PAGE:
Just to share some clinical updates, since I am sitting here hooked up to chemo for what feels like the 8th hour in a row (it’s actually only the beginning of the 4th hour but geez, they are running s-l-o-w today):
• intrathecal methotrexate has vanquished its target cancer cells for now—I am down to one MTX dose every other week from starting at 2 per week in the beginning of February.
• still getting combo of gemcitabine & carboplatin 2 wks out of 3. This switch from my original chemo, Eribulin, was made last fall. Eribulin sure worked for a long time (19 months?).
• still getting bone-building helper drug Xgeva/denosumab every 28 or so days too, because it might help prevent bone mets.
• I signed up with a palliative care nursing program and now I get seen by a visiting palliative-care nurse weekly at home, plus access to a physical therapist, social worker, and chaplain if I want. All at home which makes a HUGE difference. There are significant parallels between homebirth midwifery–all sorts of authentic midwifery–and hospice nursing care. Of which this palliative focus is the first stage.
• through the palliative care program, I found a pain-management MD to handle all my pain problems/pain meds centrally. Too bad she practices in Mass.!
• At her advice, I went off amatryptilline–one pain-relief med–and my increased dizzy spells decreased again, yay (both in frequency and in severity). So I guess that was the final straw (many of my meds say “May cause dizziness”).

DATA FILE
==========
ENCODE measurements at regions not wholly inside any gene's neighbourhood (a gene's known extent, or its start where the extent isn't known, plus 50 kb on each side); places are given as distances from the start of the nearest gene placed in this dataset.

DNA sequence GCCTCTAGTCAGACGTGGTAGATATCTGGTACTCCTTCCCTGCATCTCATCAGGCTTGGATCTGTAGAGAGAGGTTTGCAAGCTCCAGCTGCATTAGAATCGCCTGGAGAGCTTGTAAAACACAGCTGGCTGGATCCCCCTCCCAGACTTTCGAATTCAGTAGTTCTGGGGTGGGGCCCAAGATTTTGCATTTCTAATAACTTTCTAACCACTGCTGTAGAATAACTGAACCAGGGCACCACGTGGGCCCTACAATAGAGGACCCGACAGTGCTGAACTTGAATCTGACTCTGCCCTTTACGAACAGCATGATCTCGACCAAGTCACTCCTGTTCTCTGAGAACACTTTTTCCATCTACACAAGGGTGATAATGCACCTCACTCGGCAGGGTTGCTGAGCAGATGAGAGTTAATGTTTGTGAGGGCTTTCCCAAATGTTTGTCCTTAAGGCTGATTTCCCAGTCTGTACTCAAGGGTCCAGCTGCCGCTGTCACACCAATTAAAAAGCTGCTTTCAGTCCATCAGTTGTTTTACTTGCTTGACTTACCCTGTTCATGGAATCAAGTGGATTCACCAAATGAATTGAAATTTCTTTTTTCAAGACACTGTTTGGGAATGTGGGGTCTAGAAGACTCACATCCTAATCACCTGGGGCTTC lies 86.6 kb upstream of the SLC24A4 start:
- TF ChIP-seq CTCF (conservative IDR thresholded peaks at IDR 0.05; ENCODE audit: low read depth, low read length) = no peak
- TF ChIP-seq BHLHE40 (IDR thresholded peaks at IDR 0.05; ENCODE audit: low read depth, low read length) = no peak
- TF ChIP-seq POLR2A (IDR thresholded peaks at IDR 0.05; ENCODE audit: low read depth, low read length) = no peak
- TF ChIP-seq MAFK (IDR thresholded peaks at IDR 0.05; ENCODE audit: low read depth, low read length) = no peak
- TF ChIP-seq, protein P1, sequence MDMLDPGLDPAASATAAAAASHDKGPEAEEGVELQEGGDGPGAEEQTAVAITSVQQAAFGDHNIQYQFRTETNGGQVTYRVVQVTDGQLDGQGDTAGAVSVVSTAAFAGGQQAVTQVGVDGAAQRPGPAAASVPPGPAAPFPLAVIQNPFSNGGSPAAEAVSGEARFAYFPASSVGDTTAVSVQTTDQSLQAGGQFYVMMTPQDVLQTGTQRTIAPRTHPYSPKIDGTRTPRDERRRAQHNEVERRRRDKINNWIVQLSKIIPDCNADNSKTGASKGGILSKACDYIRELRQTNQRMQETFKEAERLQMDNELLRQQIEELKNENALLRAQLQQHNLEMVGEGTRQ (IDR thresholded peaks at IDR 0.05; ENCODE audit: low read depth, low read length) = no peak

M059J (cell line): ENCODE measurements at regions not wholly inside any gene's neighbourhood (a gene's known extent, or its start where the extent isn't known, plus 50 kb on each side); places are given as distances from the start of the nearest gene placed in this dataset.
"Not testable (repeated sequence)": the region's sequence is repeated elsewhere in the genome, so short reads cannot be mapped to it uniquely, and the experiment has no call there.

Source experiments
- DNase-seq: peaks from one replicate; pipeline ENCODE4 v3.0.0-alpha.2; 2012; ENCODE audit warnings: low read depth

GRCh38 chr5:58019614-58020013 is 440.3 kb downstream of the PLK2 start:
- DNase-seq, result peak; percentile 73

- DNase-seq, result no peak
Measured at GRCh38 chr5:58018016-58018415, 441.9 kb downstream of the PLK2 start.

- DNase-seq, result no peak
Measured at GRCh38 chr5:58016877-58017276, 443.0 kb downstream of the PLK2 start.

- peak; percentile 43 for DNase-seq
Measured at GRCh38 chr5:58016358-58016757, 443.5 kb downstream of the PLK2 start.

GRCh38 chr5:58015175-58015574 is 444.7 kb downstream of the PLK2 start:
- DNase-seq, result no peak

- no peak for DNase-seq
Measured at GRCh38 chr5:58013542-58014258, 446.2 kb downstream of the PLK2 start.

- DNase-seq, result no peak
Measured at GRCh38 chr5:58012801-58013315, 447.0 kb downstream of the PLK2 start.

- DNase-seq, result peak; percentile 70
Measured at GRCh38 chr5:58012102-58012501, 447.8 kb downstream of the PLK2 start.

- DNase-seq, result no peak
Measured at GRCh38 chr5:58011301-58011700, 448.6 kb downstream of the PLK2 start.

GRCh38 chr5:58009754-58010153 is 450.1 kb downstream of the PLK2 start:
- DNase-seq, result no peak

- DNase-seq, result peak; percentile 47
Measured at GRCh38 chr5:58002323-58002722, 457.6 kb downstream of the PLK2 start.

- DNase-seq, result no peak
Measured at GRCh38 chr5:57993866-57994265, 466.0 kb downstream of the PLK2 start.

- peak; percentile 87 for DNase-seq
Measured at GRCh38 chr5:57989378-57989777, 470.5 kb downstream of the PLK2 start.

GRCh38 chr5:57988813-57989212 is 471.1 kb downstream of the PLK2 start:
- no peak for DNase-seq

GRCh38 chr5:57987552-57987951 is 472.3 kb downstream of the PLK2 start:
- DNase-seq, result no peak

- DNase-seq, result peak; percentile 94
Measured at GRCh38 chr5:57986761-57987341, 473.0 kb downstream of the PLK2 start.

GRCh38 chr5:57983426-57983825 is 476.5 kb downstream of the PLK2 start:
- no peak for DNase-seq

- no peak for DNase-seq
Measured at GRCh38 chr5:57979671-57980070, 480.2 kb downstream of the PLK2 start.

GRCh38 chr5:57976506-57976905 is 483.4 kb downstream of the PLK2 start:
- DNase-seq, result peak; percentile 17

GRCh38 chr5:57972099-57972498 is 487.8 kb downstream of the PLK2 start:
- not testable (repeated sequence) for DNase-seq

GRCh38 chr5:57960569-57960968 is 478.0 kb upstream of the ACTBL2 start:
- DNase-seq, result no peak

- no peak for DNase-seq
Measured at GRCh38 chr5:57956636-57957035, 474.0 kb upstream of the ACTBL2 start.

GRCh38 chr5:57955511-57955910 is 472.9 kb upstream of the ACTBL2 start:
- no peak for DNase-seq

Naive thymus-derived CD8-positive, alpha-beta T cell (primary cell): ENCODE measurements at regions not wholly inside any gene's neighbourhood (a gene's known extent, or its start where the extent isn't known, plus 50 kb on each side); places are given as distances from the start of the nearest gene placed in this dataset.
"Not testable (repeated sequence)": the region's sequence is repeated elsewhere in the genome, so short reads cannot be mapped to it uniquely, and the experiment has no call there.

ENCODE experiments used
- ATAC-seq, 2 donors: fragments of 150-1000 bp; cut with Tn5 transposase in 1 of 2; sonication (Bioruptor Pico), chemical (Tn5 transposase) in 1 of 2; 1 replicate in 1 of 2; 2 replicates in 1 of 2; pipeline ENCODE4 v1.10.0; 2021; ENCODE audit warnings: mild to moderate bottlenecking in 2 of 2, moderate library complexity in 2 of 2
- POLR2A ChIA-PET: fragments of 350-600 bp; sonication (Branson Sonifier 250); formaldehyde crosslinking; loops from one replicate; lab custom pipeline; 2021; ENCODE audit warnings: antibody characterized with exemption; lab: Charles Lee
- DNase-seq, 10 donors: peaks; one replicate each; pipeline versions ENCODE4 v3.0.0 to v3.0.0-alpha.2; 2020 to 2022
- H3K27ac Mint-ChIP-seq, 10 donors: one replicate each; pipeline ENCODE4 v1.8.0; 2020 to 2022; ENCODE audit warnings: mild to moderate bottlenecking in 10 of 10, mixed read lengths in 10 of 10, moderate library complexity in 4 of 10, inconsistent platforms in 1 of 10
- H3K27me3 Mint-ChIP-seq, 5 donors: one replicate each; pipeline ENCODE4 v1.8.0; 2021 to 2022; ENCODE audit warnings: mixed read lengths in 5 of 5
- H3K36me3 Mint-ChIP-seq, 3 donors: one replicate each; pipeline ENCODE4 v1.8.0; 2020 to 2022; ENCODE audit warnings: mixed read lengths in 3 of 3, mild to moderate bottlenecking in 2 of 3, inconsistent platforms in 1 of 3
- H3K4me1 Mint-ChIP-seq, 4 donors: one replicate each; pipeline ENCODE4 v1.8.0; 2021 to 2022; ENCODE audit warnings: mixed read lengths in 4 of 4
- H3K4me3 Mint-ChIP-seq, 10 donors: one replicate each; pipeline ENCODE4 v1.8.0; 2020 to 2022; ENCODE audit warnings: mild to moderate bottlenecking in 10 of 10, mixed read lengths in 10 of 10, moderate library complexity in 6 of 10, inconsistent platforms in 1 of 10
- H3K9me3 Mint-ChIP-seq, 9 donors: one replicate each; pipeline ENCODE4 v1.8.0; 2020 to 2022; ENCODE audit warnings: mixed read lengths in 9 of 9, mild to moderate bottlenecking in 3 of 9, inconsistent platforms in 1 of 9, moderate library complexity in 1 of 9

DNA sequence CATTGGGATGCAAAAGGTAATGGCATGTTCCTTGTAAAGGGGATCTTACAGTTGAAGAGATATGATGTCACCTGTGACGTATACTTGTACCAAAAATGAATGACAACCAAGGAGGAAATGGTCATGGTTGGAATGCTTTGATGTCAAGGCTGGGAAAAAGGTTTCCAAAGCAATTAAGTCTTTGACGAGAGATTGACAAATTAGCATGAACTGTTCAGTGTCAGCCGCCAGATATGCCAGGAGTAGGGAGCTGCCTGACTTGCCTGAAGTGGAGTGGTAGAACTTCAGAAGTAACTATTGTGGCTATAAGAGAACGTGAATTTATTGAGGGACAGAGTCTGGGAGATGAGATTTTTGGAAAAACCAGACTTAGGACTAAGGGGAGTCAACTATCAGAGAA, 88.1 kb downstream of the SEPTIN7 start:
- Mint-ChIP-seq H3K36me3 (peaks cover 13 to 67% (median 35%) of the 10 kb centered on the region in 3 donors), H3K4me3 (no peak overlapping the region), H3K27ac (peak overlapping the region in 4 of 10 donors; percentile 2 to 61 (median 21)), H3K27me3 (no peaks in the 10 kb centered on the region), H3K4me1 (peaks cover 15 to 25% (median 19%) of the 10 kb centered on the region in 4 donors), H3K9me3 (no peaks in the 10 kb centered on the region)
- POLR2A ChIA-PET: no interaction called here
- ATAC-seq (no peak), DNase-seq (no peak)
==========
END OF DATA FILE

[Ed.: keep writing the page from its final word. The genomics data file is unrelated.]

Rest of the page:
• I switched in May from morphine to methadone for my main pain relief, hoping to get more solid relief with less fogginess. So far, same level of incomplete relief, less fogginess. So now we increase the dose to see if I can get better relief. Areas that hurt: left knee, currently broken left foot, both hands (numb and clumsy and touching most things now hurts (like popcorn and velcro). Back less than before. Headache much less than at its worst.
• The big thing going on, besides the 3 broken foot bones, is fatigue of both mind and body, and shortness of breath (likely due primarily to lung mets, but we’ll find out more at my next scans). I don’t go out much. When I do have a day that includes more than one or two events, I need to rest up afterwards–and beforehand if I’m smart. I am slowly getting used to this. It is still sad, though, how everyone around me has redefined a “big day” downward over recent weeks so that a current big day contains the same number of events an easy day used to contain.